Utilizing the capabilities of Google Maps Street View™ one is also able to ‘drill down’ (once in Google Maps™ click on the spot marker, then choose more/street view from the menu) and note street level photographic evidence of parking facilities, bike lane presence or absence, and other road characteristics near to each crash site. It is noted that the street-level picture itself may not always represent the way the road looked at the time and date of each incident due to the relative and infrequent timing of the Google Street View photography. The Street View also does not always properly indicate which side of the street the crash took place.

Reported Bicycle Dooring Crashes by Age Gender, NZ 2007-2011

Age Group






5 15 20

0-14 years

<5 9 12

15-24 years

19 24 43

25+ years

53 117 170


80 165 245

NZ Dooring Yr

Discussion: We identified and mapped 245 cycle car door injury incidents over this 5 year period. This is undoubtedly an undercount as avoidance maneuvers leading to injury may not have been counted and police reports are known to miss more than half of all crashes involving cyclists (Meulners, Langley). It is difficult to say from these data whether the rate of door crashes per number of cyclists decreased over this period or the numbers of cyclists decreased (or some combination, thereof).


  • Injury Prevention – Although numerous community informational campaigns have been implemented to address dooring and laws make it illegal to open doors negligently in NZ, the U.S., and elsewhere, such efforts are bound to have little impact. As Munro states in his 2012 review for the Road Safety Action Group Inner Melbourne: “Most education and communication campaigns where car dooring is a component, such as “share the road” style campaigns are probably ineffective as they often run in isolation of other interventions (such as enforcement) and fail the fundamental criteria of being immediate to the behaviour (i.e. car door opening) and intimate (i.e. a direct, personal communication). Furthermore, there is a wealth of evidence from the road safety literature that campaigns which solely provide information, tips or facts are ineffective.” Therefore, effective efforts to reduce dooring incidents should be focused on engineering and infrastructure counter-measures including proper bike lane design and implementation and offering alternative cycling infrastructure and cyclist choices.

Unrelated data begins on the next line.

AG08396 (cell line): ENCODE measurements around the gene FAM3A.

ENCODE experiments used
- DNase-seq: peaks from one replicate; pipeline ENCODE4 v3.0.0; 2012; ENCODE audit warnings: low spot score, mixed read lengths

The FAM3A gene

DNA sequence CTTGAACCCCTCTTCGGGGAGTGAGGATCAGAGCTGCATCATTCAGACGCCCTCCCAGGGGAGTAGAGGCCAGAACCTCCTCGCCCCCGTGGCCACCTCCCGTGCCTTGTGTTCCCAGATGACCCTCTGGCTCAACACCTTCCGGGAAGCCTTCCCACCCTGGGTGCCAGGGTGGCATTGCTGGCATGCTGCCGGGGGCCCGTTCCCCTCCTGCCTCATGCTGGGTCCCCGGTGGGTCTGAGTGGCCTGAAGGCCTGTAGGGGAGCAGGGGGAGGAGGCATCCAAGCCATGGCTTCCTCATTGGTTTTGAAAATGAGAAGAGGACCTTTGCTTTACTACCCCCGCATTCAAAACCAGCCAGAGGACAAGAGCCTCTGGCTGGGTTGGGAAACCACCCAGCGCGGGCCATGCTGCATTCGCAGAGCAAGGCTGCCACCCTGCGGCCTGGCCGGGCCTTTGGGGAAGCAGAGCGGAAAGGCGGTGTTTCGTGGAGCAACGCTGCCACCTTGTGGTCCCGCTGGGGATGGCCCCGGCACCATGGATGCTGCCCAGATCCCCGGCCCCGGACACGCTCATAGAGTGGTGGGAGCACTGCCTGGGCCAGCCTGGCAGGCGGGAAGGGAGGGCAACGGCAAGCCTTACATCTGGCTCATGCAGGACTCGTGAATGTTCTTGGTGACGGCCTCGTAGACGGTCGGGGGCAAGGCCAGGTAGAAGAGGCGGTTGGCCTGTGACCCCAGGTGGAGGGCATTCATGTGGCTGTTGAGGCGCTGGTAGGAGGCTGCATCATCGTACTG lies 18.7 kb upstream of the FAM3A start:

• Bike Lane Design – The key dimension for a bike lane next to a parking lane is not so much the width of the cycle lane, but its reach (i.e., the total facility width) from the curb-side to the outside of the bike lane. For bike lane design guidelines, NZ, looks mainly to Cycling Aspects of Austroads Guides (2011), which uses a desired reach of 4.2 metres (minimum of 4.0m – maximum of 4.5m, page 29). The bike lane itself should be at least 1.5m. The guidelines state: “It is most important to provide a width that is adequate to accommodate parked vehicles, operating space for cyclists and adequate clearance to accommodate the opened door of parked vehicles.” Exactly what is meant by adequate clearance from doors is not stated, though it is clear that in practice many bike lanes do not.